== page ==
WELD — Debate at Saturday’s annual town meeting is expected on replacing a bridge, selling locally produced foods and prohibiting solar power projects and large commercial buildings. The meeting begins at 10 a.m. at the Weld Town Hall, 17 School St.

Veterans pay tribute in May 2018 at a Memorial Day ceremony at the Weld Public Library on Church Street honoring those who served their country. Voters at the annual town meeting Saturday will be asked to approve $4,000 to add names to the memorials. Pam Harnden/Livermore Falls Advertiser file photo

“I suspect there will be discussion,” Selectperson Chairman Richard Doughty said in a phone interview Tuesday. “I expect there will be some opinions expressed.”

Articles that could draw comments, he said, are replacing and financing the Kennedy Bridge on Old Temple Road, allowing bartering for locally-produced food, and a moratorium on solar farms and large commercial structures.

“The bridge is one of three bridges Department of Transportation completed inspections on a few years ago,” Doughty said, and determined that rusted steel beams need to be replaced.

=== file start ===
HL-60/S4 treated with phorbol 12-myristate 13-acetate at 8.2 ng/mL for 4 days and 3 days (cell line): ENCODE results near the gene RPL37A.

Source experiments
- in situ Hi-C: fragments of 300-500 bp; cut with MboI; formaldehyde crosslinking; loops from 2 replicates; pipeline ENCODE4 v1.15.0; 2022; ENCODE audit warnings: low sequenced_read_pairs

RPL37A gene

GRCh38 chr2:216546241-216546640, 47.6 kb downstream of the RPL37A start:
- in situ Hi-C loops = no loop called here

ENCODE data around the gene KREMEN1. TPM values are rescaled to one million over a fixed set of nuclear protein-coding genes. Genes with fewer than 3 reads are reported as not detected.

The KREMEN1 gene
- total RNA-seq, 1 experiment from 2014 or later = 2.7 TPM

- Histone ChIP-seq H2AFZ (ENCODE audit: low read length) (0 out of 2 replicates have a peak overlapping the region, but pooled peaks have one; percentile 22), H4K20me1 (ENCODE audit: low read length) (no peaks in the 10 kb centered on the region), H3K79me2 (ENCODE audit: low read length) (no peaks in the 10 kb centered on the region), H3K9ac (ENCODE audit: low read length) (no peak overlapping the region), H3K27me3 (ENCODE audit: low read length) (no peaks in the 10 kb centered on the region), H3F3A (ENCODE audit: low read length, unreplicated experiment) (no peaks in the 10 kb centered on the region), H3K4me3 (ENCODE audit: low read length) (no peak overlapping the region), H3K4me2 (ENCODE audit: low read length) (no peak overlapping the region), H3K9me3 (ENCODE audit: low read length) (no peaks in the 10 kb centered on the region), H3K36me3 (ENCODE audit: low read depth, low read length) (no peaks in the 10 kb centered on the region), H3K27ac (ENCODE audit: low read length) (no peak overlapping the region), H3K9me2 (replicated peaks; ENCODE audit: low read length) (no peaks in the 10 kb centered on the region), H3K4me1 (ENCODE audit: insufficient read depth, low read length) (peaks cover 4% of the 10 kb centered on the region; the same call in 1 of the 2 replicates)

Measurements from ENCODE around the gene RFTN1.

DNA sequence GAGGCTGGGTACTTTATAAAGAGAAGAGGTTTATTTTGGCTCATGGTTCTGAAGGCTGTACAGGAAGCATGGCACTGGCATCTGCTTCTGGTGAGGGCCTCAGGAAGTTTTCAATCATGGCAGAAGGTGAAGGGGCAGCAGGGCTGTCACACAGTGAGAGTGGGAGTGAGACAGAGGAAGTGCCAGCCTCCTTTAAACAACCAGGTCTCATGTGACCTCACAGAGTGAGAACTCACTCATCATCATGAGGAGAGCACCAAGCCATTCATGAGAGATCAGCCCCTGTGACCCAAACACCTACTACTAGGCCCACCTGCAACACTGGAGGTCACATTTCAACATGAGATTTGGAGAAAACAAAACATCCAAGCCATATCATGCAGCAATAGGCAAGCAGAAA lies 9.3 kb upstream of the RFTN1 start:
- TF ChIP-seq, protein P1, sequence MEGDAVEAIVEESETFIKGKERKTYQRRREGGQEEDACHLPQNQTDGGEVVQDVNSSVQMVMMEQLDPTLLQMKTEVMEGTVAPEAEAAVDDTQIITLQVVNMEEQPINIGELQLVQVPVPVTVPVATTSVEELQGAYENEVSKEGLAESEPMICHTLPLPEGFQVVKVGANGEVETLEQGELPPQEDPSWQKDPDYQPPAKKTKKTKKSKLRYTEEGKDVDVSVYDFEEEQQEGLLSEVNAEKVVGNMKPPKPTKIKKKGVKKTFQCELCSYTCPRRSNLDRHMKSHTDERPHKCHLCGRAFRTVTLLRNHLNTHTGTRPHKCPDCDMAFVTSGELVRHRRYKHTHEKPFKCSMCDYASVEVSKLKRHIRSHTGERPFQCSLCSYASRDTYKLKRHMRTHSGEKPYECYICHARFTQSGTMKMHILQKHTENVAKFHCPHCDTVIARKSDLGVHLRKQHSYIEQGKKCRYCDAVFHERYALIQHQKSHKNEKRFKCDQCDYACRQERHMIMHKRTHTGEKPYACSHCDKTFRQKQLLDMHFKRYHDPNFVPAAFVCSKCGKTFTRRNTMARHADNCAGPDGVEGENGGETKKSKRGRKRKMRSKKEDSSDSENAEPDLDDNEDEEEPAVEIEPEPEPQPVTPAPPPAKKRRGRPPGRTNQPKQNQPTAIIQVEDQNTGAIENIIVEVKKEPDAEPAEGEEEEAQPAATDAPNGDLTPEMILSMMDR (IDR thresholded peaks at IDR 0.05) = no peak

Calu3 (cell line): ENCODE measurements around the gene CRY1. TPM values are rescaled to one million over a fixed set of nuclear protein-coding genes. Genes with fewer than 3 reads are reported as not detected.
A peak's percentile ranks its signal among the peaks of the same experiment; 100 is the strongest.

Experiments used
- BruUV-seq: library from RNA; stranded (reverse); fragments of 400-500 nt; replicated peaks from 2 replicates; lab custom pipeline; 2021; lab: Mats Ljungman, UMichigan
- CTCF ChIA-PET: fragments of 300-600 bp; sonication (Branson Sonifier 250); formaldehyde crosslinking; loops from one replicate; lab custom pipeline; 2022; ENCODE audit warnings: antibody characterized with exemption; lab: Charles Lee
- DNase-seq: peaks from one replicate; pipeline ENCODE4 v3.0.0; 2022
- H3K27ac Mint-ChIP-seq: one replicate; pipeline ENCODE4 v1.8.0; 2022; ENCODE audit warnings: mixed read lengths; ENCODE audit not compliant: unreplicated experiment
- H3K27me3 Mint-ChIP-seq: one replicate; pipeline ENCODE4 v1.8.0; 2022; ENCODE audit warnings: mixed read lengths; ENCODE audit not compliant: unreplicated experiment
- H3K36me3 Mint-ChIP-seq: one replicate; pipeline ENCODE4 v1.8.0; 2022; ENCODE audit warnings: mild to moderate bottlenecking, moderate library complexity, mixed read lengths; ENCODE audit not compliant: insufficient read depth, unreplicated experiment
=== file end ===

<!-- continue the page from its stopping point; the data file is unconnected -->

“We have worked with an engineer, come up with a design for replacement,” Doughty said.

Some money has been set aside but the town would need to borrow some, if the replacement is approved, he said.


The town has no rules governing solar power projects.

An ordinance “was worked on, but there was some input from the town attorney that it wouldn’t work the way it was proposed,” Doughty said. “The moratorium would give the Select Board time to come up with an ordinance.”

The moratorium would also include large commercial structures and prohibit anyone from submitting applications for buildings that exceed 7,500 square feet or are more than 50 feet tall, Doughty said.

The question on regarding locally-produced food was proposed by a selectperson and supported by other residents, he said.

“The state of Maine has passed legislation that enables towns to barter for any food (except for meat, poultry, and meat or poultry products) without complying with state food safety laws. You don’t have to have permits, licenses, inspections,” Doughty said.

Another question before voters is whether to approve recommended pay raises for town employees.


The Budget Committee has suggested the town adopt a policy for providing for cost-of-living adjustments, Doughty said. Selectpersons drafted an article but were advised the town can only approve one year at a time, he said.

This year’s recommendations are based on the Consumer Price Index for the year ending in December 2023, Doughty said. The cost-of-living adjustment for that year was 3.2%.

The proposed 2024 budget of $806,362, not including county or education assessment, is $68,447, or 9.28% more than the current spending plan.

Lunch will not be served this year, Doughty said, but the Weld Recreation Committee will provide coffee, donuts and pastries.

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